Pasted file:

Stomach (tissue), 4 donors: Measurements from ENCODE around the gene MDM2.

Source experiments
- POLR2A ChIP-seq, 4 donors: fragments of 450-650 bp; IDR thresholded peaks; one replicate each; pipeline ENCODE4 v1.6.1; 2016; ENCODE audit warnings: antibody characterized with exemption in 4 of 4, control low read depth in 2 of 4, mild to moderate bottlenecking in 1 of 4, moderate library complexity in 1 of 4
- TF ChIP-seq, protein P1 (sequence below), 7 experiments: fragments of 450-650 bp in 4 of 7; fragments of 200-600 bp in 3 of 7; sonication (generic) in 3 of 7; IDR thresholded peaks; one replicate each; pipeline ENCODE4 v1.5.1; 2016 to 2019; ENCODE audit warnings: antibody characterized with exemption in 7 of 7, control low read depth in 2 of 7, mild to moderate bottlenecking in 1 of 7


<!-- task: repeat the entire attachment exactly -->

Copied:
Stomach (tissue), 4 donors: Measurements from ENCODE around the gene MDM2.

Source experiments
- POLR2A ChIP-seq, 4 donors: fragments of 450-650 bp; IDR thresholded peaks; one replicate each; pipeline ENCODE4 v1.6.1; 2016; ENCODE audit warnings: antibody characterized with exemption in 4 of 4, control low read depth in 2 of 4, mild to moderate bottlenecking in 1 of 4, moderate library complexity in 1 of 4
- TF ChIP-seq, protein P1 (sequence below), 7 experiments: fragments of 450-650 bp in 4 of 7; fragments of 200-600 bp in 3 of 7; sonication (generic) in 3 of 7; IDR thresholded peaks; one replicate each; pipeline ENCODE4 v1.5.1; 2016 to 2019; ENCODE audit warnings: antibody characterized with exemption in 7 of 7, control low read depth in 2 of 7, mild to moderate bottlenecking in 1 of 7